Councillors have overruled opposition by police and health chiefs to approve a bid by a Peebles pub to allow children to accompany adults drinking there.
The County Inn applied to Scottish Borders Council’s licensing department for permission to allow children in until 10pm if they are having dinner or until 8pm if they are not.
Under the terms of the High Street pub’s previous licence, children had to be out by 8pm and were only permitted in that if they were dining.
The County’s owner, Suffolk brewery Greene King, was unhappy about that restriction, though, complaining that it was hitting its takings.
The police, NHS Borders and council licensing all objected to the plans.
Tim Patterson, interim joint director of public health for the health board and council, said: “Exposure to alcohol and witnessing adult drinking can influence our children’s future drinking habits.
“Our children and young people have the right to grow up safe from alcohol-related harm.”
Police Scotland chief constable Iain Livingstone, also area commander for the Lothians and Borders division, added: “The provision to allow children and young persons access to the premises for no other reason than to accompany adults drinking is wholly and completely against policy.”
The council’s licensing standards officer, Ian Tunnah, agreed, saying: “This would allow children and young persons access for no other reason than to accompany an adult consuming alcohol.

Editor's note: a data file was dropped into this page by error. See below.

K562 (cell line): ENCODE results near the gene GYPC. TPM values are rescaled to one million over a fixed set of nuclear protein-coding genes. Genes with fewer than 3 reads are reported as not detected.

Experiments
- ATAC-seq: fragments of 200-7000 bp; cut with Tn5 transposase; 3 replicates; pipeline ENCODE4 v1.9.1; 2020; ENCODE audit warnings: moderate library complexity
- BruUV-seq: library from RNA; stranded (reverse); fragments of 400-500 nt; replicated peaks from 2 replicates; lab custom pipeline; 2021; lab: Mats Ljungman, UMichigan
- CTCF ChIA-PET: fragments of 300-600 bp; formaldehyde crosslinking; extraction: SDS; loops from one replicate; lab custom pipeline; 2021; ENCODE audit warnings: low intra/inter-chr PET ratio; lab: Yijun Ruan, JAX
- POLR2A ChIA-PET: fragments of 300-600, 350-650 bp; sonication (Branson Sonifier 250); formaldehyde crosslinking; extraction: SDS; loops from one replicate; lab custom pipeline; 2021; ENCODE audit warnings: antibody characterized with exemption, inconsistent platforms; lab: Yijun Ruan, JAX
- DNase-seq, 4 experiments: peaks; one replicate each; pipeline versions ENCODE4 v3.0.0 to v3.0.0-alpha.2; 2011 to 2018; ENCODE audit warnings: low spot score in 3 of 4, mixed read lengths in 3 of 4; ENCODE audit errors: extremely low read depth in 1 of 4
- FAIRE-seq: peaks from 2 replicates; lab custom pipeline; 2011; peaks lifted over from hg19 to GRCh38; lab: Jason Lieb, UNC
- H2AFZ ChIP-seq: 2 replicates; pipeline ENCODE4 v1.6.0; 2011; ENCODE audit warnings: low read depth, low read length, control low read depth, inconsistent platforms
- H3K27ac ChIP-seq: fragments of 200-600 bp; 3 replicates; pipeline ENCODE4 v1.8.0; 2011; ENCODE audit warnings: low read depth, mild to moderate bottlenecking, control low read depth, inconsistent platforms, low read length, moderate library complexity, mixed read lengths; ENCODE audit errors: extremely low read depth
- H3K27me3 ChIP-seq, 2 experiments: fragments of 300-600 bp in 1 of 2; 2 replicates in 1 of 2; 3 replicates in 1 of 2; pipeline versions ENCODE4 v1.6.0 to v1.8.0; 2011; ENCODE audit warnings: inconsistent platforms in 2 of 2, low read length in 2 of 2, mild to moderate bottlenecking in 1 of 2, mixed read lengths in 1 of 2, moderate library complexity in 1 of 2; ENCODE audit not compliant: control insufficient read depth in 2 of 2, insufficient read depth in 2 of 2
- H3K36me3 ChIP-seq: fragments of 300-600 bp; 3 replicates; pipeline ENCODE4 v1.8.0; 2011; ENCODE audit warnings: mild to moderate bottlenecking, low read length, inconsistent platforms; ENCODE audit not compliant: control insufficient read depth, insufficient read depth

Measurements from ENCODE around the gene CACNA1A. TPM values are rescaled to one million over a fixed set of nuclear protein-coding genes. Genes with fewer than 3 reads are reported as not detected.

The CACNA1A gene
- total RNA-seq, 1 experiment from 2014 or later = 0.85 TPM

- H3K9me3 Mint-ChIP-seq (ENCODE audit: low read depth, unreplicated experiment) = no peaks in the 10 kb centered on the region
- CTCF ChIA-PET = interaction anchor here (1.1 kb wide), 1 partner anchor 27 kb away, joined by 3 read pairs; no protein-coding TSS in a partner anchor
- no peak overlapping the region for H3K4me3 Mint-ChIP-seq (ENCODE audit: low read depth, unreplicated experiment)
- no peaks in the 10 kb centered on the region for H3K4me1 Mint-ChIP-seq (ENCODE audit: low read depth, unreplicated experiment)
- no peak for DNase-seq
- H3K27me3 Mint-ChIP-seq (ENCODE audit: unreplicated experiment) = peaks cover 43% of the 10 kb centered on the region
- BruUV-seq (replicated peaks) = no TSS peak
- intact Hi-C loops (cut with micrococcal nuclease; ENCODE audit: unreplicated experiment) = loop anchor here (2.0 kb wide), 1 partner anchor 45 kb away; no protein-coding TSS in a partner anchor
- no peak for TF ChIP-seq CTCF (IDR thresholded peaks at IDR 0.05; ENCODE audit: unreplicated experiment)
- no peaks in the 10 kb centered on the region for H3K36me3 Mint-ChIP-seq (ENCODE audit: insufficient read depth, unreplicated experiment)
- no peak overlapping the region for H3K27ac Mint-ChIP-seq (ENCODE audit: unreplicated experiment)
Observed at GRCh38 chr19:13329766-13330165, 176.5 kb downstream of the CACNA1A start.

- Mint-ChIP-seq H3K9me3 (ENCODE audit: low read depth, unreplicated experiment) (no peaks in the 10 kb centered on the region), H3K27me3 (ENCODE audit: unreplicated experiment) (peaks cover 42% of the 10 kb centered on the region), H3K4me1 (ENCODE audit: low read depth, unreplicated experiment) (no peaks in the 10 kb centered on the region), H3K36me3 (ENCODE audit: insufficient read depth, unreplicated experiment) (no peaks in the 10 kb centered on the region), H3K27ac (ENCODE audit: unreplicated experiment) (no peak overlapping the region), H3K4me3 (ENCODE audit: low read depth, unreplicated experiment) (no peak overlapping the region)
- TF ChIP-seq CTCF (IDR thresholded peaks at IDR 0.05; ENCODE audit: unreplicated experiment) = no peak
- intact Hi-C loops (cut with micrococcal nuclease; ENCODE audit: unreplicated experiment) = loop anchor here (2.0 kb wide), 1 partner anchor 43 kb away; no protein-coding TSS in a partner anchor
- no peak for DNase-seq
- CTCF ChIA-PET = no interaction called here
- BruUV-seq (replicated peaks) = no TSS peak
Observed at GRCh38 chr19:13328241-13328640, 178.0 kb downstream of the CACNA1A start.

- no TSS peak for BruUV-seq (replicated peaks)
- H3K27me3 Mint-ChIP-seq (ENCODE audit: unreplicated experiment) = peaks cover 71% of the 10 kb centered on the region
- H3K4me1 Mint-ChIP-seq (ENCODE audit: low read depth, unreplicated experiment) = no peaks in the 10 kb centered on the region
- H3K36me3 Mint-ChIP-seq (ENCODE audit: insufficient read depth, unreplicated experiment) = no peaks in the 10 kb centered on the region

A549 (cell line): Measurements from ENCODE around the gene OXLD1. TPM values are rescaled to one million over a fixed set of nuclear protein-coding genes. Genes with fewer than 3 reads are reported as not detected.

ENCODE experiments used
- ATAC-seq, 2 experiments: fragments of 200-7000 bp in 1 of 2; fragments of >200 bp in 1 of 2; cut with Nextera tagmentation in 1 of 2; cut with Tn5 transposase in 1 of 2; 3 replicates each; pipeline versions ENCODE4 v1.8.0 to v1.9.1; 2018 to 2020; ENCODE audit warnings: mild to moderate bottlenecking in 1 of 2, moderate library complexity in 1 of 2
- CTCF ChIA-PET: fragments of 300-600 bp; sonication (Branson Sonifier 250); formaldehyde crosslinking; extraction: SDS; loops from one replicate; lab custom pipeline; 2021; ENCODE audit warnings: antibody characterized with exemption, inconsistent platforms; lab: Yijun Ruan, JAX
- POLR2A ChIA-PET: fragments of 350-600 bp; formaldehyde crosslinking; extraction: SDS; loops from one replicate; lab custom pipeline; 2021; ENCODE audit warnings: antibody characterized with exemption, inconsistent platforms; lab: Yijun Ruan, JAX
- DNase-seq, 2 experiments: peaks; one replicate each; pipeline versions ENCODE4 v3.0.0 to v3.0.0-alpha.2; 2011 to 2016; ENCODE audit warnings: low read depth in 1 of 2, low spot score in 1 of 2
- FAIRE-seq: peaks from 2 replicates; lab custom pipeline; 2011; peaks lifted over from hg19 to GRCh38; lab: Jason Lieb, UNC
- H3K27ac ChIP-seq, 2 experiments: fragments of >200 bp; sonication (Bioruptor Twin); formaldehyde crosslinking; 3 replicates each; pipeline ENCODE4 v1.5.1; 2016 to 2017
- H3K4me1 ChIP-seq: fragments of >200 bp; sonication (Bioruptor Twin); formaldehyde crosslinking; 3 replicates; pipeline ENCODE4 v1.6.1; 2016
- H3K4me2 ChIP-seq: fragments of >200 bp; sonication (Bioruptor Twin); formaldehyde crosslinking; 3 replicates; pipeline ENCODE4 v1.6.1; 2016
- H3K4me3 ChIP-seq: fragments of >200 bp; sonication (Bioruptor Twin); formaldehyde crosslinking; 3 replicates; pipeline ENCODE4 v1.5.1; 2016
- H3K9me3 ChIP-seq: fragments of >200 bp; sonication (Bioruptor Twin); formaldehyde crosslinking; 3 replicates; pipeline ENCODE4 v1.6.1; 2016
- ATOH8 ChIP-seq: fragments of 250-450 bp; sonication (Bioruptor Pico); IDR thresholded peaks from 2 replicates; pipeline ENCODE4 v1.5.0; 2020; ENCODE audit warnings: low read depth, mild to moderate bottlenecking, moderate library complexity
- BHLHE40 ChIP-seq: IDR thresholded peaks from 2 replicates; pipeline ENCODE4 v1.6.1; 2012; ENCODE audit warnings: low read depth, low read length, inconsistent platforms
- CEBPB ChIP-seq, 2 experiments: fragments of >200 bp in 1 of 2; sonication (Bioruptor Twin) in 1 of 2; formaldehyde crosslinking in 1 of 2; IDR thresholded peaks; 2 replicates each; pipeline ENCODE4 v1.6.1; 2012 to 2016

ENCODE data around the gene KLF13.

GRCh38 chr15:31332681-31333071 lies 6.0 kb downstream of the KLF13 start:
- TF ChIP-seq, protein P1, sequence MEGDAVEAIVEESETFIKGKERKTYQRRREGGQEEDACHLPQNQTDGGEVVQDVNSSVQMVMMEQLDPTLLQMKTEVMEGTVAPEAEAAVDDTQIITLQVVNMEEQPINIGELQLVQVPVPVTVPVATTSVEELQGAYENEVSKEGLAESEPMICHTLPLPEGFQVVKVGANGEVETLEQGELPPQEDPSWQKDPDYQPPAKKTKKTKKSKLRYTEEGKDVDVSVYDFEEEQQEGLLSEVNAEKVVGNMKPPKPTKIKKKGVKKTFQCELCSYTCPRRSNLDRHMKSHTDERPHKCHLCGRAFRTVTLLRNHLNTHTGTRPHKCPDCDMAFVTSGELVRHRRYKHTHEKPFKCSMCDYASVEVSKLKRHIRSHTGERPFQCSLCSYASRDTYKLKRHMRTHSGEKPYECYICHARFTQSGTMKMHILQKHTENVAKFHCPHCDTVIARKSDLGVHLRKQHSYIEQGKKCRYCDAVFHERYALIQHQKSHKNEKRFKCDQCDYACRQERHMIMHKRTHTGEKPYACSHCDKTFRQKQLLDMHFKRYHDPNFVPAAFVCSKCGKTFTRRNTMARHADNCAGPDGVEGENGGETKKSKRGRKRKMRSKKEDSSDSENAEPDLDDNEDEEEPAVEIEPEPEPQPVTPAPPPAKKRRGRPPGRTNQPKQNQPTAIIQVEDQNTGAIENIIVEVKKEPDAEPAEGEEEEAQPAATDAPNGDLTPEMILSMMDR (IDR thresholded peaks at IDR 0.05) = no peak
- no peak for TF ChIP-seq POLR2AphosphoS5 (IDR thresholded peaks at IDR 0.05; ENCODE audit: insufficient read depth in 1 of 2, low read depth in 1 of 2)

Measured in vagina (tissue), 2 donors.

“This would be entirely contrary to the licensing board’s policy, which clearly indicates there should be reasons for children and young persons being on licensed premises, and there would be particular concerns where alcohol consumption is the primary purpose.”
However, at a meeting of the council’s licensing board yesterday, November 16, a compromise was agreed with Greene King representative Adrian Howlett.
He told councillors: “Apologies for causing so much furore. It wasn’t our intention to drive a coach and horses through your policy.
“Actually, this has come about purely because we’ve spent a lot of money on our premises and refurbishment.
“The intention here was that the general manager has to turn away a lot of people that currently want to come in and have a drink or a snack because currently our operating plan says that children have to be eating a meal to be on the premises.
“I don’t think it was ever the intention of your policy that people couldn’t come in and have a coffee or a juice, but actually that is what our operating plan currently says.
“In discussion with council officers, what we hope to come up with is a compromise – that if children come in with their parents then they have to be having a snack or a full meal.
“We’re more than happy for the snack part of the agreement to be time-limited, to not go beyond 6pm, so before 6pm children can accompany adults if they’re just having a snack, whereas after 6pm they’ll need to have a full meal.”
The County was also granted consent to sell alcohol from 11am on Sundays, an hour earlier than previously, and, subject to further approval, to allow outdoor drinking in designated areas.
Councillors agreed the compromise on allowing children on to the premises and voted unanimously to alter the pub’s licence subject to the proposed outside seating area being approved by the council’s roads department.